A number of months after Leighton died I felt God asking me to start a grief group at our church for those who, like me, had lost a spouse. From my own experience, I know the courage it takes to open our hearts and acknowledge our grief by sharing our most private pain with others in a group. But when we do, we are blessed by the comfort and care of others and by the grace of God. And when we share our love and the experience of our love with others, we grow together in God’s love for us, especially as we grieve.
God used this first opportunity of leading a group to inspire the ideas and topics that ultimately led to the creation of the Beyond the Broken Heart grief program. When we grieve, we need the support and encouragement of others who know the pain of grief. In leading grief groups, I have seen again and again that men and women of all ages, whatever their grief, are hungry for the kind of spiritual direction and emotional support offered through the Beyond the Broken Heart group experience.
Another thing I realized on my own journey through the valley of the shadow of death is the importance of the promises of the Bible. The Beyond the Broken Heart program is based in scripture, using an abundance of verses and passages to support and illustrate the topics of grief and many of the practical issues of grief. The hope is that the promises of the Bible will meet those who grieve at their place of deep spiritual need to offer comfort and encouragement through the journey of grief. My experience is that in the assurances of scripture, we grow in our faith and discover new strength through our faith.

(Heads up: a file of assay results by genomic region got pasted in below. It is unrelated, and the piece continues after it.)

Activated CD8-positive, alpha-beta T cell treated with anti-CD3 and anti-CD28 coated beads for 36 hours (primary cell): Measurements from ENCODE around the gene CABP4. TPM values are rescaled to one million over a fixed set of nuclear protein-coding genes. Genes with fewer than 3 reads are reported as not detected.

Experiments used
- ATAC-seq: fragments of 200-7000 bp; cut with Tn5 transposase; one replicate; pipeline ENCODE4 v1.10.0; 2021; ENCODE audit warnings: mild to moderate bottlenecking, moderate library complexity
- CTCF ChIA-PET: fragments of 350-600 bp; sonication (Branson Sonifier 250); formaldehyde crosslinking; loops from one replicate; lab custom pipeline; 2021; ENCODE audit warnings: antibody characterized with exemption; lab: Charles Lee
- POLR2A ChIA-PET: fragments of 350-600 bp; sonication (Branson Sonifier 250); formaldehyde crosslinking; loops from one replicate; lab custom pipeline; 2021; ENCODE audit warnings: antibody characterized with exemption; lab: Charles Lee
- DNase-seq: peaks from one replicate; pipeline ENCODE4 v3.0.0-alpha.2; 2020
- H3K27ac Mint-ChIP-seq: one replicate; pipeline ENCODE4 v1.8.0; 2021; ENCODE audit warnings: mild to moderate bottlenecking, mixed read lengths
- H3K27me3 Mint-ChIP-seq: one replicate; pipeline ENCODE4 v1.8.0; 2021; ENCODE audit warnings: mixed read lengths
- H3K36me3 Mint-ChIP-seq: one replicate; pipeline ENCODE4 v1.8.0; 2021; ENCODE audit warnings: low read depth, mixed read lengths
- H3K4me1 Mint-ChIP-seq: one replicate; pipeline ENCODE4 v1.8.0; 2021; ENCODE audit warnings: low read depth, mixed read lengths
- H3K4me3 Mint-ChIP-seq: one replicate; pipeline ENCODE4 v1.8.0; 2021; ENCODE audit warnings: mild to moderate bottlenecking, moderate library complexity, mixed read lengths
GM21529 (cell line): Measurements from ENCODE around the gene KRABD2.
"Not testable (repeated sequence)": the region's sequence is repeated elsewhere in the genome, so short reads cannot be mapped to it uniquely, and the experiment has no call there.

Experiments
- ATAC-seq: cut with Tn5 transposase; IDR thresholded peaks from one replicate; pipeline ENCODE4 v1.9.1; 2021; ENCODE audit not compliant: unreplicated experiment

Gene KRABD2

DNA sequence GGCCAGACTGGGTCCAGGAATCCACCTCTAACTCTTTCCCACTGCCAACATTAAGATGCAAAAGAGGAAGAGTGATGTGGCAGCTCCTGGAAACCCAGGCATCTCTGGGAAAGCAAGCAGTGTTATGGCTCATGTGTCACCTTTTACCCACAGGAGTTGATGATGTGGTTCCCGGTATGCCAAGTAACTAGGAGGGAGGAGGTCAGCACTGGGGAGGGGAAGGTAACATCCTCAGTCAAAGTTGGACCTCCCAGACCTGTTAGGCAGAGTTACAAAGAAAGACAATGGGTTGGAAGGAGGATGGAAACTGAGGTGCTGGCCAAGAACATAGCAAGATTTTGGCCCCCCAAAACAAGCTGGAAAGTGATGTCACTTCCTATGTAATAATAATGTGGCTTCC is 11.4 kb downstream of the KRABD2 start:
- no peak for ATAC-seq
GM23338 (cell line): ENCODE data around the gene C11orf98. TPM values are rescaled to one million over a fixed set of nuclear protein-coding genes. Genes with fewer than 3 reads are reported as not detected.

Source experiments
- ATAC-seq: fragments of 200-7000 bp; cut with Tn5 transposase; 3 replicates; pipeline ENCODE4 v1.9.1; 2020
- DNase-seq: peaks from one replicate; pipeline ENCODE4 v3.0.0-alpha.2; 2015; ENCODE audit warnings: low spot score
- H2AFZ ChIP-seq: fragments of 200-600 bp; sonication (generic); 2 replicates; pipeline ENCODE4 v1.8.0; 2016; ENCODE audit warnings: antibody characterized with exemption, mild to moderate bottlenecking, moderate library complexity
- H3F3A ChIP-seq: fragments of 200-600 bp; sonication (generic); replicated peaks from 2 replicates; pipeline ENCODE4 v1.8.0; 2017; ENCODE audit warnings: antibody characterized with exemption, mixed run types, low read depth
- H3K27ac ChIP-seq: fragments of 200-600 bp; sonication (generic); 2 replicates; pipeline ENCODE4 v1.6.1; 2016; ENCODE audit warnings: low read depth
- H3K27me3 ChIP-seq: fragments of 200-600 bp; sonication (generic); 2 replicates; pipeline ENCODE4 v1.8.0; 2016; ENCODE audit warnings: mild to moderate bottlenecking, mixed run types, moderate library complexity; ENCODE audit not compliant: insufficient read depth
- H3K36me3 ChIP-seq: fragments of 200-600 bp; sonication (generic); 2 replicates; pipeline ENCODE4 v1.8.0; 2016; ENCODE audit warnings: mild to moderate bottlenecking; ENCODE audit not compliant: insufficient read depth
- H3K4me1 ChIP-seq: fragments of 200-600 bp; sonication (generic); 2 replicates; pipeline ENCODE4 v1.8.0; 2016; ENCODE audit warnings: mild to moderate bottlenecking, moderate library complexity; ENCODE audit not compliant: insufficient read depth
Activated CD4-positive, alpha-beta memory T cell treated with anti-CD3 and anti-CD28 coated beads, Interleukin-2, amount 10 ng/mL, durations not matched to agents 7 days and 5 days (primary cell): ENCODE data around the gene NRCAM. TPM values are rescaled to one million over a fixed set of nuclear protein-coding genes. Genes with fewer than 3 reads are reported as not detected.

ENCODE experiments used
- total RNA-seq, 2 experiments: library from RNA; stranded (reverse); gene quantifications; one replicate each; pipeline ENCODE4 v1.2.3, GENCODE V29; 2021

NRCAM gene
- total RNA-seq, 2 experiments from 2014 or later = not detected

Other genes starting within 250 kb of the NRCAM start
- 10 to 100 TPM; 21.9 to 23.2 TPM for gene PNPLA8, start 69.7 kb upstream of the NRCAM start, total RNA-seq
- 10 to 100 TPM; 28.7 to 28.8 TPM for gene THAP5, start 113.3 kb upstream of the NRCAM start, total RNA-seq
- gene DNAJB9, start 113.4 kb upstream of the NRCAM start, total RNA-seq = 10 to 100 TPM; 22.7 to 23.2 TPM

At its core, grief is really a show of faith. When we grieve, we trust God to hold us at our most vulnerable, when our life is in pieces and our strength is gone. “The eternal God is your refuge, and underneath are the everlasting arms” (Deuteronomy 33:27 NIV).
Through the promises of scripture, we are assured that God is with us through our grief as we struggle in our brokenness. God shares our tears and sadness. God feels our pain and sorrow. God promises that grief will not last forever. God promises that we will be restored and made whole again. “Now is your time of grief, but I will see you again and you will rejoice, and no one will take away your joy” (John 16:22 NIV).
When we listen to what grief has to say to us, we realize that God uses our grief to teach us more of God’s faithfulness and steadfast love. “The steadfast love of the Lord never ceases, his mercies never come to an end; they are new every morning; great is your faithfulness” (Lamentations 3:22-23 NRSV). Through grace God works to transform that which changes life forever—the death of our loved one—into a deeper, richer faith. “Now faith is being sure of what we hope for and certain of what we do not see” (Hebrews 11:1 NIV). In grief we learn absolute trust.
On the last occasion that Leighton was in the pulpit, he offered this pastoral prayer, a benediction to my own journey through grief: “We have come this far by faith, and we will continue to walk with our hand in yours wherever you lead us.”
In life, in death, in life beyond death, God is with us. We are not alone.